May 21, 2014
Celebrating Active Design and a healthier built environment
This past Tuesday night, the team behind our Sephardic Community Center attended a hopping party in celebration of active design. The project, located on Ocean Avenue in Brooklyn, is one of four recipients of this year’s Active Design Award—and the only one located in New York City.
The program’s host, the Center for Active Design, is a national non-profit organization that got its start in New York City with the Bloomberg administration’s initiative to promote physical activity in public buildings. A growing number of studies show that design can play a critical role in the health and wellbeing of building occupants and helps combat obesity. Specific design strategies that promote active living include the careful placement and design of stairs, elevators, and connections between indoor and outdoor spaces.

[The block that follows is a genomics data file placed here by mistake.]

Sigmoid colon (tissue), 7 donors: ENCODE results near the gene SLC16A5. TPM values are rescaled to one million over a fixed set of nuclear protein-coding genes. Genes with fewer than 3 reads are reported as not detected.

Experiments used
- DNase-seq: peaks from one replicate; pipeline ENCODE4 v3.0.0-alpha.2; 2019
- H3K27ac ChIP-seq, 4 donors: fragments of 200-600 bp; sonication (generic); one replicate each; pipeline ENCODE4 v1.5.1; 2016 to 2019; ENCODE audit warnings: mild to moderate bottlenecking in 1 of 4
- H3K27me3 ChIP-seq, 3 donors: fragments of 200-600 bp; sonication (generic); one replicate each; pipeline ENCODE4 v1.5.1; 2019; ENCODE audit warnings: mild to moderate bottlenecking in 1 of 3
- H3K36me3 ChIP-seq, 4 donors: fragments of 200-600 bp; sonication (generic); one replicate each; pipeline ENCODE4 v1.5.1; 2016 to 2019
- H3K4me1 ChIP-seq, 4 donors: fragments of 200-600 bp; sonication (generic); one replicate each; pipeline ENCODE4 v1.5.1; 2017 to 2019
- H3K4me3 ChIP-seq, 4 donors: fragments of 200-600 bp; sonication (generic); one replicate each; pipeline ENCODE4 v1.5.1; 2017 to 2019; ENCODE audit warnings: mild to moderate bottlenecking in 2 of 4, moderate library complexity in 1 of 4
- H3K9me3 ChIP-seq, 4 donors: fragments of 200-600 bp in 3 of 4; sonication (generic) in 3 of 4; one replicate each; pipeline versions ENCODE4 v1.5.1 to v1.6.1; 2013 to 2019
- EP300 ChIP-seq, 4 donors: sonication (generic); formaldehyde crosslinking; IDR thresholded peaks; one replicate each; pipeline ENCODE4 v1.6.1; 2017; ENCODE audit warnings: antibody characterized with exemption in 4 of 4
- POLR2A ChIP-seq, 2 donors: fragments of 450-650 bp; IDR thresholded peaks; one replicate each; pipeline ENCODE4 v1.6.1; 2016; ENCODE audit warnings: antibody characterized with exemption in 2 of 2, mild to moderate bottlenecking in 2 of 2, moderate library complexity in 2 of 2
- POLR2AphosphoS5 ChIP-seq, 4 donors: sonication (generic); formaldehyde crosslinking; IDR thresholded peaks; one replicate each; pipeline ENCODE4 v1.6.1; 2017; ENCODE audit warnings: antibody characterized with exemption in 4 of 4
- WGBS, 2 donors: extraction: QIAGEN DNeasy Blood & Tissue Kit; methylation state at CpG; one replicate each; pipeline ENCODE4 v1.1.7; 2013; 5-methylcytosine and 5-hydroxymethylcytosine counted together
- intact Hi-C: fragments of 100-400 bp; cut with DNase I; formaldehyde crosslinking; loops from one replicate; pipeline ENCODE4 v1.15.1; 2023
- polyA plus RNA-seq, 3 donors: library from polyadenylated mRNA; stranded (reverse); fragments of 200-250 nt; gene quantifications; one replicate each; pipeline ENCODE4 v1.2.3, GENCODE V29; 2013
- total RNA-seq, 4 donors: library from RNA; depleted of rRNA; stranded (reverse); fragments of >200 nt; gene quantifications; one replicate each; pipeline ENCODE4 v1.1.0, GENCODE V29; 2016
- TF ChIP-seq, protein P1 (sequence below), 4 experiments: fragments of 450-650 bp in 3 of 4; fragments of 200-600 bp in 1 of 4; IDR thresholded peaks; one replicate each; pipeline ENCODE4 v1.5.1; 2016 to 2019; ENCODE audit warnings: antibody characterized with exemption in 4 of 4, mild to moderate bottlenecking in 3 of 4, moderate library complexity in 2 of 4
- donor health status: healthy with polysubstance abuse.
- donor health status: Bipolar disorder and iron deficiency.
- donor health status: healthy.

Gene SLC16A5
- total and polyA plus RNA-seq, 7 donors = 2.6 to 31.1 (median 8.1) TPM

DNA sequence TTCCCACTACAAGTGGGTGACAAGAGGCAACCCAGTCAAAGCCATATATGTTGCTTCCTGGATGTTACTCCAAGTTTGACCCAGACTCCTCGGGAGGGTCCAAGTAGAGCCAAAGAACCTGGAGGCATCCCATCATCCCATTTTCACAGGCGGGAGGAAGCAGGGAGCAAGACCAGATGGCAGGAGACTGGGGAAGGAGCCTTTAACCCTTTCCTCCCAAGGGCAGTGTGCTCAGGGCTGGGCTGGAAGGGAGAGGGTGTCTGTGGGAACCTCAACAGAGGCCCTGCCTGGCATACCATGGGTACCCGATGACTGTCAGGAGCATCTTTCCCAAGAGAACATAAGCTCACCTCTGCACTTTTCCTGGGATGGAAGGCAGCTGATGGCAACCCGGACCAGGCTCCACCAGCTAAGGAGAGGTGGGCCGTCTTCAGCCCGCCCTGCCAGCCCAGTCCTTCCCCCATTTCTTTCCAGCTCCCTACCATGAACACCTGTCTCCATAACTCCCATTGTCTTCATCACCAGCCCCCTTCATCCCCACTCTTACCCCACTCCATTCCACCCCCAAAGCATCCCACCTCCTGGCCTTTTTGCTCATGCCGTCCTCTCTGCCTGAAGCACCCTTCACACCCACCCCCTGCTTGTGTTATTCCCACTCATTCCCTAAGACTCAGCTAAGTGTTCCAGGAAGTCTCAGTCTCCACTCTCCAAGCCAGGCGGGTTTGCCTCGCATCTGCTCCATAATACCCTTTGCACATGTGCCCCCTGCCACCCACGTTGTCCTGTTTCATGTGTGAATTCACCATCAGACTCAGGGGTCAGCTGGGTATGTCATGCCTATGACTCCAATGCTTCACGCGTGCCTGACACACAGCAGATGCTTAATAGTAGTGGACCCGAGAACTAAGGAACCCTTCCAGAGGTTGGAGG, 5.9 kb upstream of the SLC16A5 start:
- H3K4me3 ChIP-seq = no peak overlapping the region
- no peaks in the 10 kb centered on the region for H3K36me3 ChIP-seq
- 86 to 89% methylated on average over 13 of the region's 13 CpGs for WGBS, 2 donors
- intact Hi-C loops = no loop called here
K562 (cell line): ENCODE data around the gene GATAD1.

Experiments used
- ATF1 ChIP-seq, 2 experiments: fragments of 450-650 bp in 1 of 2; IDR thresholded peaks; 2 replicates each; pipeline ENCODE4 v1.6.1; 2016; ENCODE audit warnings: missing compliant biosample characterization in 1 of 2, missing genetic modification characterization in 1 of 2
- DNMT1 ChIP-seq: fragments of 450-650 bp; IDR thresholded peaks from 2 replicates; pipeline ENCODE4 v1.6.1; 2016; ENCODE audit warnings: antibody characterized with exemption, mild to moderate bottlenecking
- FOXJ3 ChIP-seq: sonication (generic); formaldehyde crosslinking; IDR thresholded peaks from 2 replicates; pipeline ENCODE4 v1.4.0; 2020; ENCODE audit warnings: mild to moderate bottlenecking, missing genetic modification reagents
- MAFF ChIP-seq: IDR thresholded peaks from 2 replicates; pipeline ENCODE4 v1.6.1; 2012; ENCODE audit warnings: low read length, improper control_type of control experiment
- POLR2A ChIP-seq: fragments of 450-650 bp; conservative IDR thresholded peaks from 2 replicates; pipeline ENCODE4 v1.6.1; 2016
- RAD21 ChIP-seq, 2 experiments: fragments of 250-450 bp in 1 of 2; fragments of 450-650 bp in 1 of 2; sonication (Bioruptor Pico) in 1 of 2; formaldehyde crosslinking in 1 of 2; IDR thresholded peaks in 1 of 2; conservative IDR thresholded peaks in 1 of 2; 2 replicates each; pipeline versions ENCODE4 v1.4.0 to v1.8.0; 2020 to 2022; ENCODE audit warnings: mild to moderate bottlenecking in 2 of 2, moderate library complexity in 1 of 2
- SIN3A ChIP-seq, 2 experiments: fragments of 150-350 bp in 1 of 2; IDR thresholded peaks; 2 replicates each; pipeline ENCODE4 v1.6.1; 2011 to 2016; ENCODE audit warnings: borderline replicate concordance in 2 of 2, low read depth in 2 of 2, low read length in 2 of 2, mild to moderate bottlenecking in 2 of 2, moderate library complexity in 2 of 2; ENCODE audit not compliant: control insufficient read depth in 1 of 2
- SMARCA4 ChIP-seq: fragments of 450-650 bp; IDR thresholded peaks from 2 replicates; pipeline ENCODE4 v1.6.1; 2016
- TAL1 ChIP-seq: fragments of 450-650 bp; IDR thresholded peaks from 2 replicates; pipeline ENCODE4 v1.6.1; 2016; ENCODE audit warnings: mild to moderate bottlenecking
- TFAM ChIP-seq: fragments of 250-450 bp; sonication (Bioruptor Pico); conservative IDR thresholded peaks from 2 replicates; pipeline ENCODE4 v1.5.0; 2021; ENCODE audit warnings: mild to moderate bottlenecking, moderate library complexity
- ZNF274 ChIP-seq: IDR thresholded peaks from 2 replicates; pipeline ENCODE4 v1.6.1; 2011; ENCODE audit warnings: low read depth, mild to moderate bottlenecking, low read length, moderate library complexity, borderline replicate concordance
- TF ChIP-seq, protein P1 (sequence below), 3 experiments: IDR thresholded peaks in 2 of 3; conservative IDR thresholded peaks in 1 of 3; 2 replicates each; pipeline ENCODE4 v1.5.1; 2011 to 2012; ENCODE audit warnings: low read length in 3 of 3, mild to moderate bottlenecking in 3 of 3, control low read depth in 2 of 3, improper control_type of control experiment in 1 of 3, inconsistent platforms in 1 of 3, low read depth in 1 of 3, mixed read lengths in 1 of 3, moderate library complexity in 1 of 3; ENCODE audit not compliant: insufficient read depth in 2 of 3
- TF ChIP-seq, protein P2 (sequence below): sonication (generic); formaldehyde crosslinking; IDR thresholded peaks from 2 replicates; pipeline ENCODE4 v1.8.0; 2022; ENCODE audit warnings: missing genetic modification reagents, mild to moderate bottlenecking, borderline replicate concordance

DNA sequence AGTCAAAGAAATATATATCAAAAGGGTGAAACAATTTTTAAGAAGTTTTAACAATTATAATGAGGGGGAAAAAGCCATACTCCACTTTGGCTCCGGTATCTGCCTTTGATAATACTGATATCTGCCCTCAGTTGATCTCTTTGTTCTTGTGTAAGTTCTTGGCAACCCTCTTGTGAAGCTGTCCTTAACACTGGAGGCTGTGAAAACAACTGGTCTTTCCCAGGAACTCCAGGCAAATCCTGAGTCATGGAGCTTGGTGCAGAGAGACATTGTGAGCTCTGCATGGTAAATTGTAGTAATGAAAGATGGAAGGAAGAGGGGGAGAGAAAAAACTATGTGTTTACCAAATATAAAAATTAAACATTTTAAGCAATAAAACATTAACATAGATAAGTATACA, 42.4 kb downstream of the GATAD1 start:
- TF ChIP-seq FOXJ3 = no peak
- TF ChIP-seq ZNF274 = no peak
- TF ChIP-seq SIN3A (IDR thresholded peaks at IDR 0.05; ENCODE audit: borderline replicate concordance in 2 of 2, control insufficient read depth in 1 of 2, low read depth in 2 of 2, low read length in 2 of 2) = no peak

At our Sephardic Community Center, a new central circulation space, anchored by an architecturally distinctive open stair, enhances connectivity throughout the expanded building, and serves as the heart of the center. Former NYC Department of Design & Construction Commissioner and Active Design Award juror David Burney had this to say about the project:
Bringing Active Design principles to a building renovation can be challenging, given the constraints of an existing building. But the renovation of the Sephardic Community Center shows what can be accomplished. Not only does the renovated building include active recreation such as a gym, fitness center and pool, the main lobby staircase, wide and light-filled, becomes the most prominent circulation path, made even more inviting by the long glass wall bearing images of Sephardic immigrants.
At the party, project leader Joan Krevlin accepted the Active Design Award with Charles Azar, a member of the Sephardic Community Center board. This award, and the success of the design overall, is the result of a shared vision for a transformative the vitality of a multi-generational Brooklyn community.
Access the full Active Design Guidelines here.
Also, you can read excellent coverage about the Active Design program on Fast Company and ArchDaily.